SAN FRANCISCO (Reuters) - A veteran San Francisco firefighter blamed for accidentally running over and killing a 16-year-old passenger thrown from an Asiana Airlines plane crash sued the city on Friday, claiming she was unfairly made a scapegoat.
The suit, filed by Elyse Duckett in San Francisco Superior Court, acknowledged that the fire department vehicle she was driving struck the female passenger, Ye Meng Yuan, but Duckett argued another emergency vehicle ran over the girl first.
The other vehicle also accidentally covered Ye’s body with fire-suppressant foam, obscuring her from sight, the suit said.
“The sacrificial lamb selected was 24-year veteran firefighter Elyse Duckett, a lesbian and woman of color who helped pioneer desegregation efforts in the (fire department),” the lawsuit stated.
Ye was one of three passengers killed in the July 2013 crash of Asiana Airlines flight 214 at San Francisco International Airport. Another 180 passengers were injured.
State prosecutors did not file criminal charges in connection with Ye’s death, but her family has filed a civil claim against the city.
Duckett’s lawsuit alleged the fire department had video evidence that Ye was first covered with foam and run over by a different vehicle, but that the department misrepresented evidence regarding the crash and its aftermath, and pressured Duckett to take sole responsibility for the girl’s death.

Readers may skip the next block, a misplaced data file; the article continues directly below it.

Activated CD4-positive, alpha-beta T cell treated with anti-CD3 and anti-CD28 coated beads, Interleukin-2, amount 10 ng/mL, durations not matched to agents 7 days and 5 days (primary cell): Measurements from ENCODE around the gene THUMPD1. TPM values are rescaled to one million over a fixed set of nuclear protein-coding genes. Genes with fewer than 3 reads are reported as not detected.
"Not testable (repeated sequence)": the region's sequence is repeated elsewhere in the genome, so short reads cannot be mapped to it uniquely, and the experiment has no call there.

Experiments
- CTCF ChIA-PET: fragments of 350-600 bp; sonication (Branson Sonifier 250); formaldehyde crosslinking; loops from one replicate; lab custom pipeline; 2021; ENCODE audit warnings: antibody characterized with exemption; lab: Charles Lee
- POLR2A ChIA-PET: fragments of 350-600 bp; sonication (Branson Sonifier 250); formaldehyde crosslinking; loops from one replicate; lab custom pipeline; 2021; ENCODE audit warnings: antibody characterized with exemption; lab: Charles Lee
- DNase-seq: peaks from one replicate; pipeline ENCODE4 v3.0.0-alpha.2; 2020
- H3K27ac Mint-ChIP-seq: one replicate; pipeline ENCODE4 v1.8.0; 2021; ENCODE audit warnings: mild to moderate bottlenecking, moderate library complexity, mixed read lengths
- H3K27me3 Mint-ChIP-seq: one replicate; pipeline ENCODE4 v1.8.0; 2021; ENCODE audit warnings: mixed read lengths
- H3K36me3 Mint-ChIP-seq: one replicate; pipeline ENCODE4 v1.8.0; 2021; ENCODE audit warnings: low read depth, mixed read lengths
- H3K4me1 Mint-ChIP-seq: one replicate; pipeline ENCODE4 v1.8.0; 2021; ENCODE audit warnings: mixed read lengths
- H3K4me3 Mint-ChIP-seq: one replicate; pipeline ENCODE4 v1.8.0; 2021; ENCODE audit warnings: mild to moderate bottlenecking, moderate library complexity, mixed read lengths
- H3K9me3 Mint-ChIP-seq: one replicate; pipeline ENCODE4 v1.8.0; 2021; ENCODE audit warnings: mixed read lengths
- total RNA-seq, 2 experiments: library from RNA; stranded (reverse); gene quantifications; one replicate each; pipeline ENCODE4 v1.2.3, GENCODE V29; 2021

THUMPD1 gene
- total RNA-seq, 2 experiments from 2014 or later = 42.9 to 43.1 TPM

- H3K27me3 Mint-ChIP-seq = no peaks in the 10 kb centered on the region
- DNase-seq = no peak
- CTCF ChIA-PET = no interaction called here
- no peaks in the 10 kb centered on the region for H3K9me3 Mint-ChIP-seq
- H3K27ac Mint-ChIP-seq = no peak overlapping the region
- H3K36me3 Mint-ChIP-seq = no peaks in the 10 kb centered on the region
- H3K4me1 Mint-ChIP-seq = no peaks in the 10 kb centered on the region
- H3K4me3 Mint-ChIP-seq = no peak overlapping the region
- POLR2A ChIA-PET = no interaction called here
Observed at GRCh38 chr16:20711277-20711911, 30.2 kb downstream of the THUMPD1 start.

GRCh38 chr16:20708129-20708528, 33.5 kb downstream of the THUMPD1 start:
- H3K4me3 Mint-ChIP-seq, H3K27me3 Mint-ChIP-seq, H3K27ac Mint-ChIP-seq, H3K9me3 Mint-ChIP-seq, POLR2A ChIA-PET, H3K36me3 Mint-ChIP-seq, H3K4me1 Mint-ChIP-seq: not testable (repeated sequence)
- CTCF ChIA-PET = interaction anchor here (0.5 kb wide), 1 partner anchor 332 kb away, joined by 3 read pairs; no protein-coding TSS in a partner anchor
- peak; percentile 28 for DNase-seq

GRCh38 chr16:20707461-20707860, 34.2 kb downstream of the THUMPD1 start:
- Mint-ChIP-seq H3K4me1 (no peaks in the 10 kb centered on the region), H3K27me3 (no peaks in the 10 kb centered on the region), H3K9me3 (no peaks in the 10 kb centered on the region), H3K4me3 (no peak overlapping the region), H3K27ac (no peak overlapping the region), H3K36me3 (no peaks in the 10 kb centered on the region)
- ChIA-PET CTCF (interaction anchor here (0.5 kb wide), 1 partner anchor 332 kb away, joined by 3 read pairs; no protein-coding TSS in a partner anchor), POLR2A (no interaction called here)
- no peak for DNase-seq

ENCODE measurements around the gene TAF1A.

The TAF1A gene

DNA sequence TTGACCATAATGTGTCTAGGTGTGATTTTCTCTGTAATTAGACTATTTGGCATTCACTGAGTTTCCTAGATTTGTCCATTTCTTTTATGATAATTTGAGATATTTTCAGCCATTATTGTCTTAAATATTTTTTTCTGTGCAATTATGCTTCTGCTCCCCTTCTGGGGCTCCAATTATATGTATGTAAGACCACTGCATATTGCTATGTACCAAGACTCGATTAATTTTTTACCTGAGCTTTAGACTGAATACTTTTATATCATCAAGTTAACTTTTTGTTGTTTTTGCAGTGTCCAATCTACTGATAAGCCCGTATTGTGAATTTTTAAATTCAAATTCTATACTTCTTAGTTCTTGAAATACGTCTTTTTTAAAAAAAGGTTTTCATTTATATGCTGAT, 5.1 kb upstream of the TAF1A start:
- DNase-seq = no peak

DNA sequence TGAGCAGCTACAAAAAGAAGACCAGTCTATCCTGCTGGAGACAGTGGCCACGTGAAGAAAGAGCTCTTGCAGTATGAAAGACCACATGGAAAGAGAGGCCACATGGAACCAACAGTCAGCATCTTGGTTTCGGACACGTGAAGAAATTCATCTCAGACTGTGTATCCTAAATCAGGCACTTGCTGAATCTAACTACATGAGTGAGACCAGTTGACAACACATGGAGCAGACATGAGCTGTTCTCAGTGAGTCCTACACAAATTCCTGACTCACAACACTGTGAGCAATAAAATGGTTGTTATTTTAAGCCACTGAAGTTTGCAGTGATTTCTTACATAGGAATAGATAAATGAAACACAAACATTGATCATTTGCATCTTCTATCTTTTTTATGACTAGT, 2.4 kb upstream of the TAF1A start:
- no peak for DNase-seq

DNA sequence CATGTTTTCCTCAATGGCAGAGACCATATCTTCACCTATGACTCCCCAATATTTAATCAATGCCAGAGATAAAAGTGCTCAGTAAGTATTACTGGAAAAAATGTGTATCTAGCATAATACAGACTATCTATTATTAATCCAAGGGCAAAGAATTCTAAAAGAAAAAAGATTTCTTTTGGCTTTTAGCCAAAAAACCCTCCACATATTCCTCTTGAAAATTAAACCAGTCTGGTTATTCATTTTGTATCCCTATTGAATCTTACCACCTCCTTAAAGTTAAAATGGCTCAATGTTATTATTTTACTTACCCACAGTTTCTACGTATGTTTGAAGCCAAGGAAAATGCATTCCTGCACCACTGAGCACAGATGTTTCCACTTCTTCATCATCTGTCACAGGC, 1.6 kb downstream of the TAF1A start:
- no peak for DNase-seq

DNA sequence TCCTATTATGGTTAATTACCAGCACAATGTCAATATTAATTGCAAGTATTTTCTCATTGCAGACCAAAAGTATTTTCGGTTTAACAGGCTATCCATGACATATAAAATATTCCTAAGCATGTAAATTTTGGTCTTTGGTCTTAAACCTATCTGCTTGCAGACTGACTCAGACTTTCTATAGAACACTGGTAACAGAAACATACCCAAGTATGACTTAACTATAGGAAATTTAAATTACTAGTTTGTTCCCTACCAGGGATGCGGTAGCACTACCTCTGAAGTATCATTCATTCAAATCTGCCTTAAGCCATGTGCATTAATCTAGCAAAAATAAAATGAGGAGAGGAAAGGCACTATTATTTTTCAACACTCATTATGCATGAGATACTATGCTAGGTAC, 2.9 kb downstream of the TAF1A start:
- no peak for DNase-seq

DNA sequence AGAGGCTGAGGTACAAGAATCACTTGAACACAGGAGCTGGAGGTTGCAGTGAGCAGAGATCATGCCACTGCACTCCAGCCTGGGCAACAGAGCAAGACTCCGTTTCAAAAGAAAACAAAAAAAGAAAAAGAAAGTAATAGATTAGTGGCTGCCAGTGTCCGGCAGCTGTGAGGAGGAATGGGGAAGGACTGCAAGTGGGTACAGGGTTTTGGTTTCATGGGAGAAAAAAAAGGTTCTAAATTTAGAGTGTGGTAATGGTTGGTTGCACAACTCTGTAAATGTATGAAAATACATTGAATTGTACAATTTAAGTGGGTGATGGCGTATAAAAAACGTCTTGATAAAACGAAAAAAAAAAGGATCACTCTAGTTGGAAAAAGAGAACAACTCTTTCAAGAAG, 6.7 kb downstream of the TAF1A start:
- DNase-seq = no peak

Duckett’s lawsuit accused members of the San Francisco Fire Department of leaking her name to a local television news reporter as being the one to blame for the girl’s death.
The firefighter, who seeks unspecified damages, accused the city of violating her procedural rights and retaliating against her for previous discrimination complaints.
A San Francisco fire department representative declined to comment on the lawsuit.
Fire department spokeswoman Mindy Talmadge in January reacted to a claim Duckett had submitted that month in advance of filing the lawsuit.
“The Chief of Department has been, and continues to be, extremely proud of all of the members of the San Francisco Fire Department who responded to the Asiana Airline incident,” Talmadge said, “especially under the extraordinary circumstances that they were faced with.”
The National Transportation Safety Board has scheduled a June hearing to determine the probable cause of the crash of the Asiana Airlines flight, a Boeing 777 jet.
Editing by Alex Dobuzinskis and Mary Wisniewski